Khordad 15 (air defense system)

The Khordad 15 (Persian: پانزده خرداد) is an Iranian designed and built surface-to-air missile (SAM) system.[1][2] The system was unveiled to the public on 9 June 2019 in an address made by Iranian Defence Minister Amir Hatami in Tehran, Iran.[2][3] The system was developed by the Iran Aviation Industries Organization (IAIO). It shall have the capability to detect and intercept fighter jets, stealth targets, unmanned combat aerial vehicles (UCAV) and cruise missiles.[2] It operates in conjunction with Sayyad-3 missiles.[1][2] The surface-to-air missile system was developed in order to counter missiles and other aerial threats presented by the presence of extra-regional forces at military bases in countries around Iran.[citation needed] It was unveiled amid escalating tensions with the United States and Europe's failing attempts at upholding its commitments to the 2015 Iran nuclear deal.[4]

Khordad System
Talash PAC 3
TypeSAM system
Place of originIran
Service history
In service2019–present
Used by Iran
 Syria
Production history
DesignerIran Aviation Industries Organization
ManufacturerIran Aviation Industries Organization
Produced2019–present

NameEdit

The Khordad 15 air defense system is named in honor of the 1963 demonstrations in Iran, which according to the Iranian calendar is known as the 15 Khordad uprising.[5] It was a series protests in Iran against the arrest of Ayatollah Ruhollah Khomeini after his denouncement of Iranian Shah Mohammad Reza Pahlavi and Israel.[6] The Shah's regime was taken by surprise by the massive public demonstrations of support and it was these events which established the power of religious opposition to the Shah, and Khomeini as a major political and religious leader.[7]

DesignEdit

The Khordad 15 air defense system was designed and is manufactured by the Iran Aviation Industries Organization (IAIO). The system is equipped with a passive electronically scanned array radar and independent launch pads which work in conjunction to detect, intercept and destroy potential threats.[2] The setup of the SAM system includes two military trucks.[8] One with a rotating, rectangular launcher on the bed which contains four missile canisters in two rows of two canisters each but is capable of utilizing only one row of two canisters.[8] Another with a mounted rotating slab-shaped radar antenna.[8]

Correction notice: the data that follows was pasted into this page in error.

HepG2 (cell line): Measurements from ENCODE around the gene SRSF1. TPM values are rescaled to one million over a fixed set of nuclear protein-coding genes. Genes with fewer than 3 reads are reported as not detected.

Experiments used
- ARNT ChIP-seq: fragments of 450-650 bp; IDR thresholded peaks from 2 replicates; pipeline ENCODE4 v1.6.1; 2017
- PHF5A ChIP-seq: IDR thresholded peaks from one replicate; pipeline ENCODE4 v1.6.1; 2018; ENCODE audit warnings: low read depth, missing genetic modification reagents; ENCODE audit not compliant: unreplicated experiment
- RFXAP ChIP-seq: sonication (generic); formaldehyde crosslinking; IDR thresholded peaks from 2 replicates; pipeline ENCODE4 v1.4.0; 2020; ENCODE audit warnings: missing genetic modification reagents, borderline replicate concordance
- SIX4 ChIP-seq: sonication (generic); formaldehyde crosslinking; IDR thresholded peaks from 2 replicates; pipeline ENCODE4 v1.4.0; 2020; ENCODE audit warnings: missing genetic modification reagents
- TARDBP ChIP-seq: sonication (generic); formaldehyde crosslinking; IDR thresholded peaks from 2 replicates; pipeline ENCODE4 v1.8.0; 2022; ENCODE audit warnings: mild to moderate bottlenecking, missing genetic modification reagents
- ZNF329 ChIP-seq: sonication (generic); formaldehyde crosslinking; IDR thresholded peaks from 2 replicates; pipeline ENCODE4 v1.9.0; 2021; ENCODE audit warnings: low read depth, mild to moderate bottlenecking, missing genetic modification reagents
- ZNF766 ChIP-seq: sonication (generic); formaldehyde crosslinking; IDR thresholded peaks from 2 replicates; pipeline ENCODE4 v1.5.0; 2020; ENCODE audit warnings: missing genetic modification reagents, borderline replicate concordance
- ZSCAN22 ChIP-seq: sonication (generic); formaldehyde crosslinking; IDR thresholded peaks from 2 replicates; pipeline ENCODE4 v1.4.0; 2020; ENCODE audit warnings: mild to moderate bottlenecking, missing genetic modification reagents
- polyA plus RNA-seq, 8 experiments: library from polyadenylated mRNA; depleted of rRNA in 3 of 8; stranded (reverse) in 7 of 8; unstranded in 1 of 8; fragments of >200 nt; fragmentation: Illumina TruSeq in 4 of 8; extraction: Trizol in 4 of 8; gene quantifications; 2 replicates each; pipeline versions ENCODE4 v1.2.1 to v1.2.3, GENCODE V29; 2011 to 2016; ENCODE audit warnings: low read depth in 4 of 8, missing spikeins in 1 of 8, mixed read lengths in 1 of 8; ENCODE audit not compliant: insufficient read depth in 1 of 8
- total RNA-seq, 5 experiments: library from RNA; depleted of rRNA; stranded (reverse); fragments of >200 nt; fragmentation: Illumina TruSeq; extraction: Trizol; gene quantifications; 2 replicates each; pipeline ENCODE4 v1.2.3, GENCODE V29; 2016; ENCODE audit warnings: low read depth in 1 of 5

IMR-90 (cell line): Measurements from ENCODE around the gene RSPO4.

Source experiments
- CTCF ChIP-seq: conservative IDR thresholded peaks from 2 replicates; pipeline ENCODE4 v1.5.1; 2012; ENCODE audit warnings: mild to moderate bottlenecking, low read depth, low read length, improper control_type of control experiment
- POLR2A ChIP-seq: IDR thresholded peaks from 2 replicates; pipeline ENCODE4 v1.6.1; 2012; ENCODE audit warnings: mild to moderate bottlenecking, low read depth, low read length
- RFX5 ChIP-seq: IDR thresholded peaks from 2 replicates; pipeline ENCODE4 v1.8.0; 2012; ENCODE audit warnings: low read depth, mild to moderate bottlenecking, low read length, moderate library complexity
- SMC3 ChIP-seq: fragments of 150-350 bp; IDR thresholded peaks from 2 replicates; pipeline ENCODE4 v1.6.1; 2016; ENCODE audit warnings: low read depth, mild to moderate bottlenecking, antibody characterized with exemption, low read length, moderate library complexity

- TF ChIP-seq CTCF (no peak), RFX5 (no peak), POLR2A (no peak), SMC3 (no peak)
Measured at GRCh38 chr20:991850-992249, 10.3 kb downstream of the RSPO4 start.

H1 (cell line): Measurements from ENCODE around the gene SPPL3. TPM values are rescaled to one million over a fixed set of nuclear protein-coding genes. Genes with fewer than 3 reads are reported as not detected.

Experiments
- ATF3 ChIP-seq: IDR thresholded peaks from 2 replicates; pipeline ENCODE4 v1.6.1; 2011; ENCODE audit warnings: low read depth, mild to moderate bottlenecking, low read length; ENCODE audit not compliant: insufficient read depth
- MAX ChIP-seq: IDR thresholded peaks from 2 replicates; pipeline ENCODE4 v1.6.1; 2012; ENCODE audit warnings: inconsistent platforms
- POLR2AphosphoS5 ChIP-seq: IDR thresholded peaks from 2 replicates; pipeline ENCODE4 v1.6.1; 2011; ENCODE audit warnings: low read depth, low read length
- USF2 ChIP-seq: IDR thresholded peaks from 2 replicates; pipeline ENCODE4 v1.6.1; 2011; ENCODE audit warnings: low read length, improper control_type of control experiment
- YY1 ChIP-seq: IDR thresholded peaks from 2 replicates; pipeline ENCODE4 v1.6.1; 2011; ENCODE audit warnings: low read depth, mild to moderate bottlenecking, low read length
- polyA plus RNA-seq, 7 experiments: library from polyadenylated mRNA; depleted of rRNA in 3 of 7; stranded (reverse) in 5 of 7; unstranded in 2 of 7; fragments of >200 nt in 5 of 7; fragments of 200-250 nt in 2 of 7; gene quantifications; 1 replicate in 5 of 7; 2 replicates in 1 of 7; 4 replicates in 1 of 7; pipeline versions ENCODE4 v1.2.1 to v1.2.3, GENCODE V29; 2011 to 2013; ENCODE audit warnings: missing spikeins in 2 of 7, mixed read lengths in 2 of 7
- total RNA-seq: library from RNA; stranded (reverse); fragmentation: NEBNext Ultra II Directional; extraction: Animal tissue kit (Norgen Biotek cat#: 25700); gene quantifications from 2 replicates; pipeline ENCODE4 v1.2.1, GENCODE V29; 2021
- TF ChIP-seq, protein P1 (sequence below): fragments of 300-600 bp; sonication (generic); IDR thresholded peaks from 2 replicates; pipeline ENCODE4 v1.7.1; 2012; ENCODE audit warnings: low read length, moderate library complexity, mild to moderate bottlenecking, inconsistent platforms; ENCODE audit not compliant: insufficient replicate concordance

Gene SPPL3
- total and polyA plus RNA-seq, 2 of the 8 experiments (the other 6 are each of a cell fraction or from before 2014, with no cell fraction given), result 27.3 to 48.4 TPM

CapabilitiesEdit

The Khordad 15 is capable of detecting, intercepting, and destroying six targets simultaneously.[8] The system is capable of detecting fighter jets, cruise missiles and unmanned combat aerial vehicles (UCAV) from 150 kilometres (93 mi) away and is able to track them within a range of 120 kilometres (75 mi) and the Sayyad-3 missile, used by the SAM system, has a range of 200 kilometres (120 mi).[9] The system can also detect stealth targets from a distance of 85 kilometres (53 mi) and can intercept and destroy them within a range of 45 kilometres (28 mi).[8]

OperatorsEdit

See alsoEdit

ReferencesEdit

  1. ^ a b Dahlgren, Masao (June 10, 2019). "Iran Displays New Khordad 15 Missile Defense System". Missile Threat. Center for Strategic and International Studies. Retrieved 2019-06-29.
  2. ^ a b c d e "Iran unveils new Khordad 15 air defense missile system". Army Recognition. June 9, 2019. Retrieved June 26, 2019.
  3. ^ "Iran unveils new advanced missile defense system it says can destroy enemy jets". The Times of Israel. 9 June 2019. Retrieved 27 June 2019.
  4. ^ Williams, Sara Elizabeth (June 9, 2019). "Iran unveils new air defence system as it warns Europe to normalise ties". The Telegraph. Retrieved June 27, 2019.
  5. ^ Hosseini, Mir M. "The Iranian History Article :The 15 Khordad Uprising". fouman.com. Retrieved 2019-06-29.
  6. ^ Moin, Baqer (2000). Khomeini: Life of the Ayatollah. New York City: St. Martin's Press. p. 104. OCLC 255085717.
  7. ^ "Ayatollah Khomeini Biography". The Biography Channel. Archived from the original on 2006-04-09.
  8. ^ a b c d e Peck, Michael (June 11, 2019). "Why Iran's New Anti-Aircraft Missile System Won't Shoot Down an F-35". The National Interest. Retrieved June 27, 2019.
  9. ^ Frantzman, Seth J. (June 10, 2019). "Iran claims to have new air defense system". The Jerusalem Post. Retrieved June 27, 2019.
  10. ^ Ahmad Salloum (27 September 2020). "Exclusive: Iran Begins Developing Air Defense Systems in Syria". iranwire.com. Retrieved 15 May 2022.
  11. ^ Farzin Nadimi (24 July 2020). "Iran-Syria Air Defense Pact Could Disrupt Allied Operations". Washington institute for Near East policy. Retrieved 15 May 2022.

External linksEdit